According to a recent study by Family Office Networks (FON), hedge fund allocations from the family office sector are set to increase during 2019, with 30% of global family offices saying they are keen to allocate more capital to traditional Long/Short, Global Macro and Managed Futures strategies as a hedge against recent volatility in the marketplace. In addition, FON is seeing newer strategies grow in popularity for investment, such as blockchain and artificial intelligence, as well as alternative investments.
Wealthy Individuals Investing and Seeking Residency Offshore
A latest survey by Global Data on offshore investments identified that the proportion of wealthy individuals who invest offshore has risen from 11.2% in 2014 to 16.9% by the end of 2018. The study found that 24% of European investors take the largest proportion of their wealth offshore for tax efficiency purposes, while 41% of North Americans invest the largest proportion offshore to diversify their investments. At a global level, 17% of wealth is invested outside one’s country of residence.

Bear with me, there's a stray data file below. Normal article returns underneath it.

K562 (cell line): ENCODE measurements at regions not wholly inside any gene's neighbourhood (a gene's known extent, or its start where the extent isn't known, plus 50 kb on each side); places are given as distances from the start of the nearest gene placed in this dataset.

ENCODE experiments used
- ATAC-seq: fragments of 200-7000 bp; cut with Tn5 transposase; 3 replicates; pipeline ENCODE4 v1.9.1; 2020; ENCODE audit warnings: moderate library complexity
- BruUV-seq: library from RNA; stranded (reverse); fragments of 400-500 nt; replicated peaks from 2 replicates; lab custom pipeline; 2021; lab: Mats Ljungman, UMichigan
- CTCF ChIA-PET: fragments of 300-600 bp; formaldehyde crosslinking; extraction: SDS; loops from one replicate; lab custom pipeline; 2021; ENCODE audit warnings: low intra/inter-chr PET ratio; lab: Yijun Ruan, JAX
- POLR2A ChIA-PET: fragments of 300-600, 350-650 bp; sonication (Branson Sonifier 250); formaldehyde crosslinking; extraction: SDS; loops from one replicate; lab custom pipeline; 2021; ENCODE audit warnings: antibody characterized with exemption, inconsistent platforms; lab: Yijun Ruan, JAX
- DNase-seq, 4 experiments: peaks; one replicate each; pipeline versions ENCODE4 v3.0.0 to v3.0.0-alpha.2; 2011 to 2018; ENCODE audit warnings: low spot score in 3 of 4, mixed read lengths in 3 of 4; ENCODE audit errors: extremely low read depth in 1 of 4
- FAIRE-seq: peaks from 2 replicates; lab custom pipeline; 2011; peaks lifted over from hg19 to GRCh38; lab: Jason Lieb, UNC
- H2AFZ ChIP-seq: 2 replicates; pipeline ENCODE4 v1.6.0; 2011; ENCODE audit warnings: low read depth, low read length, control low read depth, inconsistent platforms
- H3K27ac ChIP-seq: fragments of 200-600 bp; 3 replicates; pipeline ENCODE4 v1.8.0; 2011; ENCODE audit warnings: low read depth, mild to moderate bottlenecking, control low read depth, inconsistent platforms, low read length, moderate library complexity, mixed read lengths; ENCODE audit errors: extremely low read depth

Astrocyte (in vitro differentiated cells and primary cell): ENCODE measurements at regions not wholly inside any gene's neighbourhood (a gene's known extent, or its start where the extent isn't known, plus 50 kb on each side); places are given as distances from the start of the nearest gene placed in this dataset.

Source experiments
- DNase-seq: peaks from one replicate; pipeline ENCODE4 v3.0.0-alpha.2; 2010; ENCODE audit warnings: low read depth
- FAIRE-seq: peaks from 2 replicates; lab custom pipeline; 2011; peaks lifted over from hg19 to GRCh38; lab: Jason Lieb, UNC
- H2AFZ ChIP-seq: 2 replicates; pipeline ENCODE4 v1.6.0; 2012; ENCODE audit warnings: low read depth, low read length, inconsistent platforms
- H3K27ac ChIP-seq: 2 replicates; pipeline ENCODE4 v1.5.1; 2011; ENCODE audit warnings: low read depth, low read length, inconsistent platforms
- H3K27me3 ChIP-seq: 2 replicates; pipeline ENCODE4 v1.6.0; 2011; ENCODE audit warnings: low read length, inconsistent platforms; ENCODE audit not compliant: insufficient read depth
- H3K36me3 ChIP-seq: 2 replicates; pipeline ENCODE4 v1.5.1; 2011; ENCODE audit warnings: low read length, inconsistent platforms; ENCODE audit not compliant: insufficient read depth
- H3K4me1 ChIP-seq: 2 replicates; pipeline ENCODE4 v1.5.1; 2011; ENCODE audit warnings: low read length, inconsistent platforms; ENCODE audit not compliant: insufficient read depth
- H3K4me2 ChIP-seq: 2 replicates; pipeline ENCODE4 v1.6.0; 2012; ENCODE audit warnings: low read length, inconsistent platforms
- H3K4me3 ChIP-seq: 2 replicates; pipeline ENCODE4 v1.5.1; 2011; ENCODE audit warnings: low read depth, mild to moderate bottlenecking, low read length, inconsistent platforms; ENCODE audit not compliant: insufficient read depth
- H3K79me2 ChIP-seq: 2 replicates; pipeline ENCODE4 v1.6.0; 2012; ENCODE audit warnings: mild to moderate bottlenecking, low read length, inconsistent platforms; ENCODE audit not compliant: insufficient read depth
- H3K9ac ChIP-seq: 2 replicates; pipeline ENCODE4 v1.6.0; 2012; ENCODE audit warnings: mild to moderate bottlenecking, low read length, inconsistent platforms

Many HNW & UHNW individuals are also relocating and seeking residence in other jurisdictions, while national regulators have been cracking down on visa schemes as they take a closer look at how these link to tax evasion and organised crime. Governments are reluctant to give up these schemes, however, as golden visa programmes have proved to be a lucrative business, grossing 25bn in the last decade in Europe alone.